There is a lot of hope that various quinine-like anti-malarial drugs such as chloroquine and hydroxychloroquine, which is commonly prescribed in the U.S. for rheumatoid arthritis, happen to both help heal COVID-19 patients and make them less contagious.
Anti-malaria drugs can have some nasty side effects: cinchonism and quinism.
But now we’ve got to gear up to produce and deliver these in bulk.
The FDA needs to resolve issues like: If a COVID-19 test isn’t available, should a patient with symptoms be prescribed the drugs anyway?
As more people get infected, data miners may be able to find more such lucky interactions where people who are taking Pill X are less likely to be infected or to be hospitalized. It used to be that Kaiser-Permanente was unusual in having all this data readily online for its patients, but I presume databases on which medicines a care provider’s patients are taking are now common.
From the New York Times:
With Minimal Evidence, Trump Asks F.D.A. to Study Malaria Drugs for Coronavirus
The president cites “tremendous promise” for existing drugs, but their use against the new virus is unproven.
By Denise Grady and Katie Thomas
March 19, 2020
President Trump on Thursday exaggerated the potential of drugs available to treat the new coronavirus, including an experimental antiviral treatment and decades-old malaria remedies that hint of promise but so far show limited evidence of healing the sick.
No drug has been approved to treat the new coronavirus, and doctors around the world have been desperately administering an array of medicines in search of something to help patients, especially those who are severely ill.
The malaria drugs, chloroquine and hydroxychloroquine, are among the remedies that have been tried in several countries as the virus has spread around the world, killing at least 9,800.
Doctors in China, South Korea and France have reported that the treatments seem to help. But those efforts have not involved the kind of large, carefully controlled studies that would provide the global medical community the proof that these drugs work on a significant scale.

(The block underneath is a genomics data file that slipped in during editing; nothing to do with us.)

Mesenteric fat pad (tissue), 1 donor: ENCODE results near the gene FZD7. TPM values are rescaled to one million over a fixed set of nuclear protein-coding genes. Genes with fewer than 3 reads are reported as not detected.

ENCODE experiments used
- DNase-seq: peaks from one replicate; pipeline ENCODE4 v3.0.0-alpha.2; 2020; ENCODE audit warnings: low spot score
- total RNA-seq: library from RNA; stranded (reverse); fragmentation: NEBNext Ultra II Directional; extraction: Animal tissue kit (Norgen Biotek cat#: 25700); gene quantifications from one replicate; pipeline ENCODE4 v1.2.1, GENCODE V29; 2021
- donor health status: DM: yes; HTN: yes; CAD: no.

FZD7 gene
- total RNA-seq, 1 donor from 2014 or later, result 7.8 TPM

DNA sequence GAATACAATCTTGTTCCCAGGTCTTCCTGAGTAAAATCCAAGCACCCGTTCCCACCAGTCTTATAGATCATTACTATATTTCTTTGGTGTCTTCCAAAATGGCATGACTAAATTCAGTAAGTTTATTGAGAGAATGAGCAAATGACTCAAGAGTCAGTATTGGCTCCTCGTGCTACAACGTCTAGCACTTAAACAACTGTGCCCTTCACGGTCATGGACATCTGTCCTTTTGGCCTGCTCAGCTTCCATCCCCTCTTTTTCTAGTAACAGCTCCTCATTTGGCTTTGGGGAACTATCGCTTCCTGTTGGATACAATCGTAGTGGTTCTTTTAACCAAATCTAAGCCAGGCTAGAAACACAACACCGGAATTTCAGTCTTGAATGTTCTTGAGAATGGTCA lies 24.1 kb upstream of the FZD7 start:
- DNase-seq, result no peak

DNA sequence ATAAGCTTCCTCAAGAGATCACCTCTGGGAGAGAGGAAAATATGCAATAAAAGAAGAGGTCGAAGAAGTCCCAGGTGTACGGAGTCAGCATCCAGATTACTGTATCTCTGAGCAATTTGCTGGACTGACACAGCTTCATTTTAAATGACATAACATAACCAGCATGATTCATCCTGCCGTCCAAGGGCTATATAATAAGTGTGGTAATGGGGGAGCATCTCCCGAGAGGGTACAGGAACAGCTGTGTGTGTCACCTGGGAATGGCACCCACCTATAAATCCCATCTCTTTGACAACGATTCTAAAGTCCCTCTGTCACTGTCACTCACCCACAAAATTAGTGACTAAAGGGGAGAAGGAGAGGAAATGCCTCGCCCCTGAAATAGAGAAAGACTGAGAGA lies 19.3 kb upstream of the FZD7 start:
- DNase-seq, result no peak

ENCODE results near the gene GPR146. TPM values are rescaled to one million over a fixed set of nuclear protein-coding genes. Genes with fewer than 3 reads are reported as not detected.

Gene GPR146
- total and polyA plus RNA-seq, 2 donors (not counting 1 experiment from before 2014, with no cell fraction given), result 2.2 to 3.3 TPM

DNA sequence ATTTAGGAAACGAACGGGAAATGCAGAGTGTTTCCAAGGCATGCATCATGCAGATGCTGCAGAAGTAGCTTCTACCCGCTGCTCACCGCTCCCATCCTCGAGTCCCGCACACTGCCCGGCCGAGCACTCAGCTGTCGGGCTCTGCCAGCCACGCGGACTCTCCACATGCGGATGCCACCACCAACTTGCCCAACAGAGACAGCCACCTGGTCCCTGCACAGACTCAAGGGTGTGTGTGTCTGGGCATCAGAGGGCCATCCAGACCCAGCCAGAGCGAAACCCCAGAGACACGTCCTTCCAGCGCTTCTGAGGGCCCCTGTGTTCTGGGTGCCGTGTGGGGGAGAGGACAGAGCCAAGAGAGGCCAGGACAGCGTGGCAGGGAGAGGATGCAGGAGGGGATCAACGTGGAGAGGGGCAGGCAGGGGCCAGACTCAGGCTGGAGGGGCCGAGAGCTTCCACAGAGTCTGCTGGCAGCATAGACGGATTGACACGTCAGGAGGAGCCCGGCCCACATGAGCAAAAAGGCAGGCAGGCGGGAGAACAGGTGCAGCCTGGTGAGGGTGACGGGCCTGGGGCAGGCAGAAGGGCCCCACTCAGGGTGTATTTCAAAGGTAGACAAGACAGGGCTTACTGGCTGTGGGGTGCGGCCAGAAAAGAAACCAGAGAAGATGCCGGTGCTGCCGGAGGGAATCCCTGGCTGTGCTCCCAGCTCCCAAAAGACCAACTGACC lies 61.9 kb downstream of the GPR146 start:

In a White House briefing Thursday, Mr. Trump said the anti-malaria drugs had shown “tremendous promise.”
“I think it’s going to be very exciting,” he said. “I think it could be a game changer, and maybe not.”
The drugs’ potential has been highlighted during broadcasts on one of Mr. Trump’s favorite news channels, Fox News, where hosts like Laura Ingraham, Tucker Carlson and Jeanine Pirro have trumpeted the possibility of a real treatment.
“They’ve gone through the approval process,” Mr. Trump said of the drugs. “It’s been approved, and they did.”
But the F.D.A. has not approved any drugs for use in the treatment of coronavirus, and the drugs were already available, to treat malaria as well as rheumatoid arthritis. To date, the F.D.A. has not added the coronavirus to the list of illnesses for which the drugs are specifically approved. Then again, doctors have been free to use both old malaria drugs for any purpose deemed appropriate.
At the briefing on Thursday, Dr. Stephen M. Hahn,
Stephen Hahn was a Rice U. Class of 1980 classmate of mine, but I didn’t know him as well as the other Steve Hahn, class of 1978, who was the first captain of my College Bowl team.
who has been the commissioner of the Food and Drug Administration for only three months, tended to walk back some of the president’s more inflated predictions that these drugs might vanquish the virus altogether.